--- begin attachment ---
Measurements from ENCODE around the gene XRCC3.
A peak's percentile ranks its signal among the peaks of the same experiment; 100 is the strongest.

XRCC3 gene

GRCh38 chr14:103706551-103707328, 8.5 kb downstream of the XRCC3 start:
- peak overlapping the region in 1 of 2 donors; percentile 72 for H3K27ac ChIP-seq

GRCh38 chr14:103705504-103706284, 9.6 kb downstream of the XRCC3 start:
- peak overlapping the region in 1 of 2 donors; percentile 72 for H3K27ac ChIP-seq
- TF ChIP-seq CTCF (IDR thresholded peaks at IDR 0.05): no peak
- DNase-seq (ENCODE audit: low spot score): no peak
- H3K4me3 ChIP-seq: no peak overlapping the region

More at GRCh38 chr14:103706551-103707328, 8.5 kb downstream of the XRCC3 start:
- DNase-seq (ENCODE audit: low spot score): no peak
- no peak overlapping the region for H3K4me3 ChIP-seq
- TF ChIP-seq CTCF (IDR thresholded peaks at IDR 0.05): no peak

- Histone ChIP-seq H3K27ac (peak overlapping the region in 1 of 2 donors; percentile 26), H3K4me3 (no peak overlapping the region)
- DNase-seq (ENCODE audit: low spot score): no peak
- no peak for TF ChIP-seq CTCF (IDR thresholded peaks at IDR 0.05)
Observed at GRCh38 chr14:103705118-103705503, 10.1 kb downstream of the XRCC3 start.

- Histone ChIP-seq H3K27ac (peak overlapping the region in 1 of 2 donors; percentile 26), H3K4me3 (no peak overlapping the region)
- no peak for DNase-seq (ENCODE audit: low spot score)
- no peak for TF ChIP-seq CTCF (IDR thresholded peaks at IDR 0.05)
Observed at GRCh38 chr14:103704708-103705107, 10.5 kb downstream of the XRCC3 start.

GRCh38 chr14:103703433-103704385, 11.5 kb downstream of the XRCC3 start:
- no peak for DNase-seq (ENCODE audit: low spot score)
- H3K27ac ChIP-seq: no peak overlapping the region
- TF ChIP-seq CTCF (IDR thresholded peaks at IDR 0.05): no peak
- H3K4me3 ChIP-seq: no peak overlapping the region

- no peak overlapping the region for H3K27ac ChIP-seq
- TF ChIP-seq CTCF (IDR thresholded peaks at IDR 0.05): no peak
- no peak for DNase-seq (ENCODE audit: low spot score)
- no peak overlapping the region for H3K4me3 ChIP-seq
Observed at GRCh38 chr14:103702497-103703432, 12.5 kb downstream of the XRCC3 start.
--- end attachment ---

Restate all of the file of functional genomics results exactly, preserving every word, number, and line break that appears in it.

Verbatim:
Measurements from ENCODE around the gene XRCC3.
A peak's percentile ranks its signal among the peaks of the same experiment; 100 is the strongest.

XRCC3 gene

GRCh38 chr14:103706551-103707328, 8.5 kb downstream of the XRCC3 start:
- peak overlapping the region in 1 of 2 donors; percentile 72 for H3K27ac ChIP-seq

GRCh38 chr14:103705504-103706284, 9.6 kb downstream of the XRCC3 start:
- peak overlapping the region in 1 of 2 donors; percentile 72 for H3K27ac ChIP-seq
- TF ChIP-seq CTCF (IDR thresholded peaks at IDR 0.05): no peak
- DNase-seq (ENCODE audit: low spot score): no peak
- H3K4me3 ChIP-seq: no peak overlapping the region

More at GRCh38 chr14:103706551-103707328, 8.5 kb downstream of the XRCC3 start:
- DNase-seq (ENCODE audit: low spot score): no peak
- no peak overlapping the region for H3K4me3 ChIP-seq
- TF ChIP-seq CTCF (IDR thresholded peaks at IDR 0.05): no peak

- Histone ChIP-seq H3K27ac (peak overlapping the region in 1 of 2 donors; percentile 26), H3K4me3 (no peak overlapping the region)
- DNase-seq (ENCODE audit: low spot score): no peak
- no peak for TF ChIP-seq CTCF (IDR thresholded peaks at IDR 0.05)
Observed at GRCh38 chr14:103705118-103705503, 10.1 kb downstream of the XRCC3 start.

- Histone ChIP-seq H3K27ac (peak overlapping the region in 1 of 2 donors; percentile 26), H3K4me3 (no peak overlapping the region)
- no peak for DNase-seq (ENCODE audit: low spot score)
- no peak for TF ChIP-seq CTCF (IDR thresholded peaks at IDR 0.05)
Observed at GRCh38 chr14:103704708-103705107, 10.5 kb downstream of the XRCC3 start.

GRCh38 chr14:103703433-103704385, 11.5 kb downstream of the XRCC3 start:
- no peak for DNase-seq (ENCODE audit: low spot score)
- H3K27ac ChIP-seq: no peak overlapping the region
- TF ChIP-seq CTCF (IDR thresholded peaks at IDR 0.05): no peak
- H3K4me3 ChIP-seq: no peak overlapping the region

- no peak overlapping the region for H3K27ac ChIP-seq
- TF ChIP-seq CTCF (IDR thresholded peaks at IDR 0.05): no peak
- no peak for DNase-seq (ENCODE audit: low spot score)
- no peak overlapping the region for H3K4me3 ChIP-seq
Observed at GRCh38 chr14:103702497-103703432, 12.5 kb downstream of the XRCC3 start.